Assemblance, 2014, Umbrellium from the Barbican’s Digital Revolution exhibition

Museums and galleries tax relief deferred to next parliament

Patrick Steel, 02.05.2017
Relief removed from Finance Bill to allow it to pass before election
The Treasury has deferred a tax relief on new permanent, temporary or touring exhibitions at museums and galleries in order to pass the Finance Bill 2017 before the election on 8 June.

Jane Ellison, the financial secretary to the Treasury, said: "The bill is progressing on the basis of consensus and therefore, at the request of the opposition, we are not proceeding with a number of clauses."

A Labour spokesman said: “In March, the government published the largest ever finance bill containing complex and vast reaching measures – the general election drastically reduced the amount time for consideration of the bill.

“Labour worked constructively with the government to ensure as little disruption as possible and in June, a Labour government will bring forward a new finance bill.”

The relief, which would have allowed museums and galleries to claim up to £80,000 for non-touring exhibitions and £100,000 if the exhibition is toured, was included in the draft Bill following extensive lobbying by the Museums Association (MA) and the wider sector. It would have come into retrospective effect from April this year had the Finance Bill gone through unchanged.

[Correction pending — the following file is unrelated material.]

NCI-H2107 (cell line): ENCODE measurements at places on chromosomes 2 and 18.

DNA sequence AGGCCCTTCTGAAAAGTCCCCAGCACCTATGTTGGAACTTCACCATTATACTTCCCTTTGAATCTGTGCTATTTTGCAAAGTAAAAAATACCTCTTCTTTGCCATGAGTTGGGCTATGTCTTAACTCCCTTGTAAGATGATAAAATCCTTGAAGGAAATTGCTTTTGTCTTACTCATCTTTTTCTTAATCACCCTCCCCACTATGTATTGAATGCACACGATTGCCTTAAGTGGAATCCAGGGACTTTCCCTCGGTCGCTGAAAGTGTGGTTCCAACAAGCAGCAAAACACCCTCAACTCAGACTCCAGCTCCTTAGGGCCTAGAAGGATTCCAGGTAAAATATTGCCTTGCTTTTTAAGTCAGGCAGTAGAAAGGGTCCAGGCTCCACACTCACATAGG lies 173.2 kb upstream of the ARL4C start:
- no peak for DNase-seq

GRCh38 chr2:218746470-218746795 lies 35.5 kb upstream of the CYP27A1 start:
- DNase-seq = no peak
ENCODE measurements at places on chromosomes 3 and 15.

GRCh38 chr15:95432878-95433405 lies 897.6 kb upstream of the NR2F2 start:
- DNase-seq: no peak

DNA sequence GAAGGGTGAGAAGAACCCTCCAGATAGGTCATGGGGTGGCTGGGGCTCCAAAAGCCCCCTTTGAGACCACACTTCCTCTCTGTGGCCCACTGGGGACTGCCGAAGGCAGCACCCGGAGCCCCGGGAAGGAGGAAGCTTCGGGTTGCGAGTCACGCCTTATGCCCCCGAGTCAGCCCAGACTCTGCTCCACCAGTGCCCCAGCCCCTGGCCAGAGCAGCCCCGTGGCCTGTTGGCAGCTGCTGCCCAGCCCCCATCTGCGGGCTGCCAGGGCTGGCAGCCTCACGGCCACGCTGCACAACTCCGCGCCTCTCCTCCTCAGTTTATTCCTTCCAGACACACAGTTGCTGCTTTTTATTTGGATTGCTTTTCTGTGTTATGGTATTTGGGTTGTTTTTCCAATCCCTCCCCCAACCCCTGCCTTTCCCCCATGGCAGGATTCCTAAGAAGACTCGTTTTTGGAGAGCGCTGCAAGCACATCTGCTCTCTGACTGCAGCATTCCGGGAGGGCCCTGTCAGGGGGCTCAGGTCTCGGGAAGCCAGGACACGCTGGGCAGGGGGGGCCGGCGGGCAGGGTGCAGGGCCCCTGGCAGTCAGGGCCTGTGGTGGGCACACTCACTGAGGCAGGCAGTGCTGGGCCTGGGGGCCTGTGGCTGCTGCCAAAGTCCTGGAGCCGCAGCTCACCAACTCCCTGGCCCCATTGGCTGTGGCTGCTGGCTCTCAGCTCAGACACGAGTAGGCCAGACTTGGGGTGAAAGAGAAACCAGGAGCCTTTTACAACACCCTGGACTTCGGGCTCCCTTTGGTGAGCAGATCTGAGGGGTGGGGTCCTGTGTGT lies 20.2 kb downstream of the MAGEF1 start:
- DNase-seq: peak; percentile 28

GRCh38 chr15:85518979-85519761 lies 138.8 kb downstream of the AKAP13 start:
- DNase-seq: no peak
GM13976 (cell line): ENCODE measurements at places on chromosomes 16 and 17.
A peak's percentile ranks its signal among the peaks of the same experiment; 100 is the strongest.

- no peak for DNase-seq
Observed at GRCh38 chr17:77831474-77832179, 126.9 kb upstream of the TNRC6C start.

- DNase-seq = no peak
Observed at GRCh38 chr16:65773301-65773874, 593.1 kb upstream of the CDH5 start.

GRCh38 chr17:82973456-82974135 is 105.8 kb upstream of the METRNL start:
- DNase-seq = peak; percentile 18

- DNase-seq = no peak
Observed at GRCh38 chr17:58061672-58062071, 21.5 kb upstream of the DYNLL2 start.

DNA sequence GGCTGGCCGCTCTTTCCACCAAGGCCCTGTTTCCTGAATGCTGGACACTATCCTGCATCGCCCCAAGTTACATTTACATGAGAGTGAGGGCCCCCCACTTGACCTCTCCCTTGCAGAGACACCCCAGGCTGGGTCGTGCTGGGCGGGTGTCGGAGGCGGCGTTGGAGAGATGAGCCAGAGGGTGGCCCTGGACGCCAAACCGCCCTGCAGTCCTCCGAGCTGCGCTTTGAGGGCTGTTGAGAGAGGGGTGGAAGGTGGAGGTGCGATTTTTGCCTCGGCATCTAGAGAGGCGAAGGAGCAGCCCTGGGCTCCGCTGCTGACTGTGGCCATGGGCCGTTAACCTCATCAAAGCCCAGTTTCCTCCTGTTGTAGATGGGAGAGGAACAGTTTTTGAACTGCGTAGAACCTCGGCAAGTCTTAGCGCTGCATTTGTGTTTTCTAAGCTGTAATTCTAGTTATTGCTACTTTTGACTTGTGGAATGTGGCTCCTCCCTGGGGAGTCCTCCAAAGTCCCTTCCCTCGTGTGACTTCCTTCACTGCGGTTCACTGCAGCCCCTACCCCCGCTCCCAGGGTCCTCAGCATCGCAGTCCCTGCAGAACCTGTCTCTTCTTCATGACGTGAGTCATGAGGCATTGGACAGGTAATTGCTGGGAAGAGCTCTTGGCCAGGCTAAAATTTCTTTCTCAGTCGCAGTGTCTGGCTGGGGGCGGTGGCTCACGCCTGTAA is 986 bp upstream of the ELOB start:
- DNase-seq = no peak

The Treasury indicated that there had been no policy change and the government would legislate for the provisions at the earliest opportunity in the next parliament.

Sharon Heal, the MA’s director, said: “It’s a shame that the museums and galleries tax relief has been deferred to a new parliament as it would have potentially benefited many museums and galleries throughout the UK.

“I hope that the new government sticks to this commitment and that parliamentary time can be found as quickly as possible.”

But until the new government is in place there cannot be any certainty over the future of the provision, said Neil Adleman, a partner at Harbottle & Lewis LLP.

“A new government may want to legislate immediately, and it is possible we may see another Finance Bill by the summer, but it is equally possible we may see nothing until 2018,” he said.

“The worst case scenario is that the provision is lost altogether, but I think that would be seen as bad faith by the sector.”

Image: Assemblance, 2014, Umbrellium from the Barbican’s Digital Revolution exhibition


Article updated to include comment from the Labour Party.